“To be really happy and really safe, one ought to have at least two or three hobbies, and they must all be real.”
Early in my career when I operated my own solo accounting practice, I remember coming home from the office during busy season very late one evening. It must have been after 11:00 p.m. It was dark and quiet in the neighborhood. My key didn’t work in the lock. I was locked out of my own house.
I checked the house. Yes, I was at the right front door. Did my new wife suddenly become fed up with my late working hours and change the locks on the house?
After a brief fatigue induced panic, I realized that I was trying to open the house lock with my office key.
Once I used the right key, I opened the door to the realization that I was working too hard and needed a hobby.
The year was 1996. I remember the lock struggles and the insight very clearly. It was time for me to shift from accounting to consulting. And it was time to get serious about a hobby or two.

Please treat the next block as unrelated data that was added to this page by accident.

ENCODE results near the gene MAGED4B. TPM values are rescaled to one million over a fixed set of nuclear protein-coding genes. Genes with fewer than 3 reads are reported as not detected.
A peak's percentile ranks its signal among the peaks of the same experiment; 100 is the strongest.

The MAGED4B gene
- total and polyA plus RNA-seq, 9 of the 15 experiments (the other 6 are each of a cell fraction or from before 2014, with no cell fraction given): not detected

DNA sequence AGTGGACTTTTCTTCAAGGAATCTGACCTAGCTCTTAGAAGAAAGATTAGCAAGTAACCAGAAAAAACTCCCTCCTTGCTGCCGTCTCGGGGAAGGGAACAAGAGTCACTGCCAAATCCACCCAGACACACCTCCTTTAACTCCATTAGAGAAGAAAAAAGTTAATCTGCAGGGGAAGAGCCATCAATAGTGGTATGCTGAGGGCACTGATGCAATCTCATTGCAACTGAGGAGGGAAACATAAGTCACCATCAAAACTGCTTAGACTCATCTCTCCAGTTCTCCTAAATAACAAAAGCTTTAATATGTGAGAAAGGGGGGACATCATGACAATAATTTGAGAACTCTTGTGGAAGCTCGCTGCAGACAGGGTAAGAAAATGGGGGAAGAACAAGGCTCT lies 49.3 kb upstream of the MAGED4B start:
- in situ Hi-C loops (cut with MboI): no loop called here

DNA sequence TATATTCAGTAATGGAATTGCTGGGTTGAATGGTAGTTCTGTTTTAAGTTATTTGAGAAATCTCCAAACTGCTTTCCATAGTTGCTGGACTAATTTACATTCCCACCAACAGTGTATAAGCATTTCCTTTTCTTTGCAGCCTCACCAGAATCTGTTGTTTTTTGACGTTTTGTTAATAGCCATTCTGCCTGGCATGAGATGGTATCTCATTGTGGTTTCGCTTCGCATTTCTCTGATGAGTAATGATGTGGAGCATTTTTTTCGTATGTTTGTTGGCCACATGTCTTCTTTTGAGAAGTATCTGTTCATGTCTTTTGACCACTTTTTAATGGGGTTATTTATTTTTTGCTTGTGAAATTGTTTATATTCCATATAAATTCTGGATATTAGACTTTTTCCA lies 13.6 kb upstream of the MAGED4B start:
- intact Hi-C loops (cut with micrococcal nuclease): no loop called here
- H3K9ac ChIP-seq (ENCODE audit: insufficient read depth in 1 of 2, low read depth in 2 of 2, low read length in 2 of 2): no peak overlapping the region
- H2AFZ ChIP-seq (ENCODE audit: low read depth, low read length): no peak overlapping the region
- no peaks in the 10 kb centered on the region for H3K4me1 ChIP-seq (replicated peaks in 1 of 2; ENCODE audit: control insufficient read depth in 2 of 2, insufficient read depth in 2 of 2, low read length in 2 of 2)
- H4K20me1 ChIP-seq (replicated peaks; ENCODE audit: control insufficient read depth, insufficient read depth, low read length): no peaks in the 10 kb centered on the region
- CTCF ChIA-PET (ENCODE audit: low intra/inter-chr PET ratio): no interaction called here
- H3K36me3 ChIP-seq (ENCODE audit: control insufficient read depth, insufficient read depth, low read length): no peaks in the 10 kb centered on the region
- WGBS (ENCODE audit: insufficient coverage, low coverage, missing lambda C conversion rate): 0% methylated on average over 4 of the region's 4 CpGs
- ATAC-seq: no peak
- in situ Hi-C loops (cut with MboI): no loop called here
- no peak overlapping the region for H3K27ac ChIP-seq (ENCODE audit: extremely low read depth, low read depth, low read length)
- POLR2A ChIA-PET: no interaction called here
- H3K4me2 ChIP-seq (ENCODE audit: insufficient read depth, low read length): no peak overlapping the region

A hobby is: “An activity or interest pursued for pleasure or relaxation and not as a main occupation; to concern oneself excessively with a favorite notion or activity,” as defined by my four-pound Webster’s Unabridged Dictionary (yes, a book, not google). I love the “excessive” part!
We need hobbies to recharge and energize us, to connect us with nature and other people, and to get us moving, especially if we work with computers or at a desk.
My hobbies include:
- kayaking: the entire family on the water
- our dogs
- camping (well, glamping, actually).
What are your hobbies and favorite things to do excessively where you can lose yourself for hours? What did you enjoy years ago that you gave up due to work and other obligations?